Though personally I would say Mandarin speaking population could have caught up with the Cantonese by now, with "Unspecified Chinese" remains about the same percentage. In Cantonese language in general, I don't find people usually getting heated up about the different variations, at least not as much as in Mandarin.

I would suggest you to go ahead with the HK dialect, I'm pretty sure that's the widely used "official" Cantonese variation in BC.

Hope this helps.


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Ambrose Li  Identity Verified
Canada
Local time: 08:12
Chinese to English
+ ...
Cantonese in government publications? Mar 19, 2011

Vikki Leung wrote:

However, suddenly a conflict occurred, where another person working on the project (from the client's side) introduced what appears to be another Cantonese dialect used possibly elsewhere in the province of Guangdong. I am not expert in all these various dialects but it appears that part of it comes from the Mandarin vocabulary. The body of the project now contains a grating mix of vocabulary from distinctively different locales (there is a good reason why even though we say "Cantonese" in English, we sub-categorize it into 粤语、广东话、广州/广府话 etc.in Chinese!)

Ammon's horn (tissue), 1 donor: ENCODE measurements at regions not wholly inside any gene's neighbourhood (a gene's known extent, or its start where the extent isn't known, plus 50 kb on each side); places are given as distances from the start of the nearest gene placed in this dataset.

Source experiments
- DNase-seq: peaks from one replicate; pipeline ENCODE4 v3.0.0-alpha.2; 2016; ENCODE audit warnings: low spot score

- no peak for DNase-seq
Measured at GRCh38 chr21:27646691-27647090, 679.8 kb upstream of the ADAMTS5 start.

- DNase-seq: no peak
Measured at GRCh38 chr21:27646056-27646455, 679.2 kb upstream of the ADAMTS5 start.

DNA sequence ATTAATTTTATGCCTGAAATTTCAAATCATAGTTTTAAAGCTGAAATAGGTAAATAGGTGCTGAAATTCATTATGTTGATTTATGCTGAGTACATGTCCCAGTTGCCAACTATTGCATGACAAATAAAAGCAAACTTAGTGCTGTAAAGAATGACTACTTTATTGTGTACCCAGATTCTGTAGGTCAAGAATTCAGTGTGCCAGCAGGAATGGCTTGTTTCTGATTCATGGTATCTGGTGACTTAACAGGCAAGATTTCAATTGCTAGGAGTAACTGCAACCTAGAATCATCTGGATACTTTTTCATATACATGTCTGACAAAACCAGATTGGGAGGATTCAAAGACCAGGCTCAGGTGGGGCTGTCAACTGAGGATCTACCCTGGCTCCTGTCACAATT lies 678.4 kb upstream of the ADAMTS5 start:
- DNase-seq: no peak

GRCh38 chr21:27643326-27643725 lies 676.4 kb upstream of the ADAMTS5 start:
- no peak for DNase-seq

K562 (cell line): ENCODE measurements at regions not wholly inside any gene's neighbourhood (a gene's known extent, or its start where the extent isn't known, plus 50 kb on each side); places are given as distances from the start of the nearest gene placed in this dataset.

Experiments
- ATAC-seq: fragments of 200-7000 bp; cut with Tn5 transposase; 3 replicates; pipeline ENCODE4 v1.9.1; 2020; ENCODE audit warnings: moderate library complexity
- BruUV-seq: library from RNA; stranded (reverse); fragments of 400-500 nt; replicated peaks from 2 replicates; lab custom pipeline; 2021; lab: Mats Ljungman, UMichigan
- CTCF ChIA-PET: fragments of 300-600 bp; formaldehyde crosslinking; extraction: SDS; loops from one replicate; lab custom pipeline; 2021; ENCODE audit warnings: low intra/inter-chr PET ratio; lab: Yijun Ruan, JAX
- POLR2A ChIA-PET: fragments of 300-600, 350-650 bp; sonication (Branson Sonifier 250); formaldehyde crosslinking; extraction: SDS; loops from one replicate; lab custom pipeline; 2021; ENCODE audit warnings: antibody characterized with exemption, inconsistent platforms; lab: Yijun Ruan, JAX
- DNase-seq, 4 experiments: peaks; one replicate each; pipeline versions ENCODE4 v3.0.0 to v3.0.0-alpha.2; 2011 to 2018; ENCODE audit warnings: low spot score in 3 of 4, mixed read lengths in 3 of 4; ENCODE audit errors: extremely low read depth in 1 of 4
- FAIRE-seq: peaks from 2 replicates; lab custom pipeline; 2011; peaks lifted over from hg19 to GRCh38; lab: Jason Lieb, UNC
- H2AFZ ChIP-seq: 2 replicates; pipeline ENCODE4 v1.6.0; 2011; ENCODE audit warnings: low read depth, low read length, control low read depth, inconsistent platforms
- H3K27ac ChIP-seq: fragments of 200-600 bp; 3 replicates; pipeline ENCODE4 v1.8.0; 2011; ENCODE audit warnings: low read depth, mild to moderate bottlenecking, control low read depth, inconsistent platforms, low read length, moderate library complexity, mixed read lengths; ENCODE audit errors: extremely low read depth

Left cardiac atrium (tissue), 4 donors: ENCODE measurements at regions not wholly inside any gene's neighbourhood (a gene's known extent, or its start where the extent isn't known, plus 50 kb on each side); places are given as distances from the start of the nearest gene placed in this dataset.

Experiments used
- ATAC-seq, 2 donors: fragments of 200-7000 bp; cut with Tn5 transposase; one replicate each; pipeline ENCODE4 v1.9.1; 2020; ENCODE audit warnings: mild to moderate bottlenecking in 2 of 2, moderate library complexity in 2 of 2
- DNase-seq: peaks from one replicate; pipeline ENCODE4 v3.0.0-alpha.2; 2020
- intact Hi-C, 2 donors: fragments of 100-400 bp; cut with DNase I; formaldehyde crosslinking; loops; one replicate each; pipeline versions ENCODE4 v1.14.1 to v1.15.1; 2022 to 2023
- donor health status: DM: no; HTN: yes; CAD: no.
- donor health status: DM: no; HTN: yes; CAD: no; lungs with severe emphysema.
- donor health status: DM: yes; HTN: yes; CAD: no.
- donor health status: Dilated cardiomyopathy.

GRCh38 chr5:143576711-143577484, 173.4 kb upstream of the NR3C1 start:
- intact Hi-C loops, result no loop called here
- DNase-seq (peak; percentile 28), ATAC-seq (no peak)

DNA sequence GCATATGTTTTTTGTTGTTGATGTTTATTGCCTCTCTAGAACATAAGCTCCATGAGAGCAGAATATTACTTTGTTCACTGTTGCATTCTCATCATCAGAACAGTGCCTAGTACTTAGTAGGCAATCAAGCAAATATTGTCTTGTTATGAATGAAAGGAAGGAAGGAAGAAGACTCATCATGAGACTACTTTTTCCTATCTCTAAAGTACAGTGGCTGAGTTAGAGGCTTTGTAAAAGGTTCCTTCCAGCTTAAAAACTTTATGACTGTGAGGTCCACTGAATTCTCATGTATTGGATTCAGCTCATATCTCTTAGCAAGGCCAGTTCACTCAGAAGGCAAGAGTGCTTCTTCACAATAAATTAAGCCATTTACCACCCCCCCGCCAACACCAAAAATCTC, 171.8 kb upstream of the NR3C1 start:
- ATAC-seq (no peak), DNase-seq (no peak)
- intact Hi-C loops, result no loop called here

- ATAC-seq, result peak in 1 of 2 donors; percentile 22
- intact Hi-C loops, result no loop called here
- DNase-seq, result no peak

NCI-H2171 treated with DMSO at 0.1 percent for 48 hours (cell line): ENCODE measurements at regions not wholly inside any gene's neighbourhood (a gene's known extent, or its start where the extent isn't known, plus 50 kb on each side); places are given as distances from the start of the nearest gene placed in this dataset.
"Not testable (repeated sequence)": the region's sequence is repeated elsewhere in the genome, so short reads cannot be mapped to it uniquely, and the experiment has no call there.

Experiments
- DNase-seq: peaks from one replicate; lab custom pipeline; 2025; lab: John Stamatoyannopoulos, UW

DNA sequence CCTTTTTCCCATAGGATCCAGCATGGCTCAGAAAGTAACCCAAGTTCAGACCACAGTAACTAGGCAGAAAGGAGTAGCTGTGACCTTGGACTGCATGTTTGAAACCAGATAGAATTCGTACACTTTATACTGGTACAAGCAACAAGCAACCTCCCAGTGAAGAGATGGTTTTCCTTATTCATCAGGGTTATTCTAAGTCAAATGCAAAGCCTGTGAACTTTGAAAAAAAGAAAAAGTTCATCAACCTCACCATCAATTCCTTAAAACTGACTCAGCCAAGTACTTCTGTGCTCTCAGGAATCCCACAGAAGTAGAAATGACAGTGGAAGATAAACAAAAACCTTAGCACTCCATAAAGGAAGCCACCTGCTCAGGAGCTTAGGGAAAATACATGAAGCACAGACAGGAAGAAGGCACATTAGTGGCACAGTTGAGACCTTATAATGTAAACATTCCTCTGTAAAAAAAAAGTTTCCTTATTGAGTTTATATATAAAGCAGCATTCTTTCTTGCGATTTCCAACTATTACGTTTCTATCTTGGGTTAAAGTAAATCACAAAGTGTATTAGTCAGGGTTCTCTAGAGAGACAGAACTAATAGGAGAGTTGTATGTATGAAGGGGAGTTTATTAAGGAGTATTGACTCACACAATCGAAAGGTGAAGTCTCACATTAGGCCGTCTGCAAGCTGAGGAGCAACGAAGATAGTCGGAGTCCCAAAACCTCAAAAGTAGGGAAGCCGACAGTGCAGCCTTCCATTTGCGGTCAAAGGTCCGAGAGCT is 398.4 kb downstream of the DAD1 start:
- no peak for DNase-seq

I understand that most non-Chinese or even Chinese speakers would say these sub-dialects are almost the same, but in the context of this project, the results are quite bad. And mind you, I am not talking about the very colloquial, spoken style of Cantonese here. I am talking about the style you would find in newspapers and government publications.


Do you actually mean Cantonese (colloquial speech put into writing)? I am under the impression that it is rare to have actual Cantonese (that is more than just a few words here and there) in newspapers and government publications.

As far as I know, 粤语、广东话、广州/广府话 really are the same, and/because they all are imprecise terms—except that 粤语/广东话 could be considered more general and some might use these to refer to a different dialect (and by dialect I don’t mean just a different locale but an actual different dialect like Chiu Chao or Taishan).

[Edited at 2011-03-19 22:35 GMT]